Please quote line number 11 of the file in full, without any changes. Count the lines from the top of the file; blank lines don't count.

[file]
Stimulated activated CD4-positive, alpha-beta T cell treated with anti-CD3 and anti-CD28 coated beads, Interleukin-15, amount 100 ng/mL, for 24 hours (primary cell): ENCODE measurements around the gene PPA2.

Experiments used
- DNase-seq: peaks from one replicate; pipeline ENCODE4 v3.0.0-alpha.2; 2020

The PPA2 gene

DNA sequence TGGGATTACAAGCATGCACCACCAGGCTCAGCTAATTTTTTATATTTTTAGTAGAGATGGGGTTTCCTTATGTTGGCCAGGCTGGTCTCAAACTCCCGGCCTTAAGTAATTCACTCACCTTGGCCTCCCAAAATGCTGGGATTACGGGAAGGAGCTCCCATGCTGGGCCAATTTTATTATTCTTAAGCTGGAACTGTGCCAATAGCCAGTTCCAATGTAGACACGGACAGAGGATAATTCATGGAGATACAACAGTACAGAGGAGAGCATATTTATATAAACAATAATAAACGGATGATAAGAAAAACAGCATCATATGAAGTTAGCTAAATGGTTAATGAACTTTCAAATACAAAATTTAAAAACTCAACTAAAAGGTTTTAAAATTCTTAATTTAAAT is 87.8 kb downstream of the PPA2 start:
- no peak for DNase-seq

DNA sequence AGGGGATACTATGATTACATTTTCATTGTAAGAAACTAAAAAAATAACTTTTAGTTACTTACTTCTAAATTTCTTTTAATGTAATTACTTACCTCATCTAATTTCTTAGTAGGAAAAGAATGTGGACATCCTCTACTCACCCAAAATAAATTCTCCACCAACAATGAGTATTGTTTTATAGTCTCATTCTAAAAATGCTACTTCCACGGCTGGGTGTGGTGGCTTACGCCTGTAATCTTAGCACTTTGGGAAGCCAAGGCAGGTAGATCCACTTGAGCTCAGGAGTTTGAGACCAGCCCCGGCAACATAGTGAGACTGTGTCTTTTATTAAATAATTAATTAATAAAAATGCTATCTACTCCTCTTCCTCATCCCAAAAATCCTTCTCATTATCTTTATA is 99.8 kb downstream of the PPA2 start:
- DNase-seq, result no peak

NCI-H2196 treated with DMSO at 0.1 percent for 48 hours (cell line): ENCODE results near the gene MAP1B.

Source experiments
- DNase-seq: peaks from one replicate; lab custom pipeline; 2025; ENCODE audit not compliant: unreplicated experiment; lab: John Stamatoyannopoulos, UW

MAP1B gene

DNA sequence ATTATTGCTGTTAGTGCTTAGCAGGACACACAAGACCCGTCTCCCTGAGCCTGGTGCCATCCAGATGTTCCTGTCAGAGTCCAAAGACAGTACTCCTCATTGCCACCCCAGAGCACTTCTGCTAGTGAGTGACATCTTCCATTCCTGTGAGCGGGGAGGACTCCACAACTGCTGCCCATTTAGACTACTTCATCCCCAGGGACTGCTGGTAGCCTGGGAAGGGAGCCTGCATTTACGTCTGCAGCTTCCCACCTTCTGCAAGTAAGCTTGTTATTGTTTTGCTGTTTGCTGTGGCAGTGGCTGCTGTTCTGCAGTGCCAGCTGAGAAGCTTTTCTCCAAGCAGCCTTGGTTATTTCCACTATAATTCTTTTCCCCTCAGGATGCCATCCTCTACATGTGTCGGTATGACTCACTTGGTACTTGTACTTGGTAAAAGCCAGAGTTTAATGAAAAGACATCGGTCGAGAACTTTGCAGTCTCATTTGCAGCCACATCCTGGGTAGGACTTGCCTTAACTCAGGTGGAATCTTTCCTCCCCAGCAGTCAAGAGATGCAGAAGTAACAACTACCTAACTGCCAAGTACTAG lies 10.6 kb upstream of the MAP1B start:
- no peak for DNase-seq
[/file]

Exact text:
- DNase-seq: peaks from one replicate; lab custom pipeline; 2025; ENCODE audit not compliant: unreplicated experiment; lab: John Stamatoyannopoulos, UW